From personal experience dive-bombing, I can attest to the fact that deploying "dive brakes" kept me from exceeding the aero limits of the plane in a very steep dive. All else equal, then it was the area that was part of the drag equation that kept me from ripping the wings off, heh heh. Don't try this at home.

The end of my epistle is that parts of the plane with ottsa area, but relatively low weight will drift in the atmosphere on the way down. The wind will move them away from the point of impact of dense objects of lesser area like engines or fuel pumps or.... They come down slower, so the wind moves them, duhhh?

Been a long time since Aero 101, but I think I got most of it right.
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Old 13th Mar 2014, 09:35
  #44 (permalink)  
 
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Gums,

It's always a pleasure.

Do you use special nails with larger heads, or is all due to lots of practice with the hammer?
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Old 13th Mar 2014, 09:41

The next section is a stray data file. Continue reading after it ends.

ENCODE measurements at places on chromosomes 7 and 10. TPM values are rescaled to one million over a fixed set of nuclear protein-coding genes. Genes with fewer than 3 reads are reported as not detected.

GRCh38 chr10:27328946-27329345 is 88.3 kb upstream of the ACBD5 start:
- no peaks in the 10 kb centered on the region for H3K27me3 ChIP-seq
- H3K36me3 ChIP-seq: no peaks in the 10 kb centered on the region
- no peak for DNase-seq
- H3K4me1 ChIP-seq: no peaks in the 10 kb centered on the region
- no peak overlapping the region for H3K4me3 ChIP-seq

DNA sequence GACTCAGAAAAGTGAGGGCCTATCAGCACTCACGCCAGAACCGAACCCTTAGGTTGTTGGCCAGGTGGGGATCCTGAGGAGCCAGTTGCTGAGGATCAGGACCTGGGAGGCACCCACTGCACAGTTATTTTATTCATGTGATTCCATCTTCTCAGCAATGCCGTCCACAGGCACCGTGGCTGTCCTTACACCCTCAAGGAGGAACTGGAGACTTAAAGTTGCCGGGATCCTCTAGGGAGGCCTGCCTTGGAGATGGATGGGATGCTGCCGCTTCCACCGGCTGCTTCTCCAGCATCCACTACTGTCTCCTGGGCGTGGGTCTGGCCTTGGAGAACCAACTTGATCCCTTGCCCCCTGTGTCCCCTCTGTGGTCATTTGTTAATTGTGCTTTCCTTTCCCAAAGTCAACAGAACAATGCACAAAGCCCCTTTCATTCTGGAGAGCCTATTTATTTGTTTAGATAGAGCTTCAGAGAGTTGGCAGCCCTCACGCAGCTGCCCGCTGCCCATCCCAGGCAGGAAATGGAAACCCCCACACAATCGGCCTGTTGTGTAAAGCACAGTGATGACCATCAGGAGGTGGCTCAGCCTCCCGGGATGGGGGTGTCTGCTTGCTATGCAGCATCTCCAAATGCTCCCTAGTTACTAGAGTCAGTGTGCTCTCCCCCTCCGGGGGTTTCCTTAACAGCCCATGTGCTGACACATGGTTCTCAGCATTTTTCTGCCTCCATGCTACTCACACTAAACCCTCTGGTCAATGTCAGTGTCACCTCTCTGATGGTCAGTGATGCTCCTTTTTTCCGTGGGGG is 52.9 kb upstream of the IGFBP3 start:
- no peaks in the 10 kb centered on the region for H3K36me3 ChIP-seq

#45 (permalink)  
 
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Awblain:

That's reassuring, since there isn't any "variable gravity" until you're worried about altitudes that reach tens or hundreds of km high.
Clearly the guy is talking about a model that accounts for variation of the gravity field by location rather than using the bog standard 9.81ms⁻˛. It isn't even slightly controversial. NASA have a satellite mapping this because "the Earth's gravity field is not uniform". NASA GRACE Mission
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Old 13th Mar 2014, 09:43
  #46 (permalink)  
 
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Originally Posted by ANCPER View Post

What's the world coming to
when pilots don't know the basics of physics?

Indeed. What you're missing though, is that you are the one who doesn't know the basics of physics.

It is astonishing that you continue to insist that you're correct when it has been demonstrated quite thoroughly that you are wrong.

And TINSTAAFL, this is directed at you also, as you too seem determined to continue posting your incorrect understanding of this.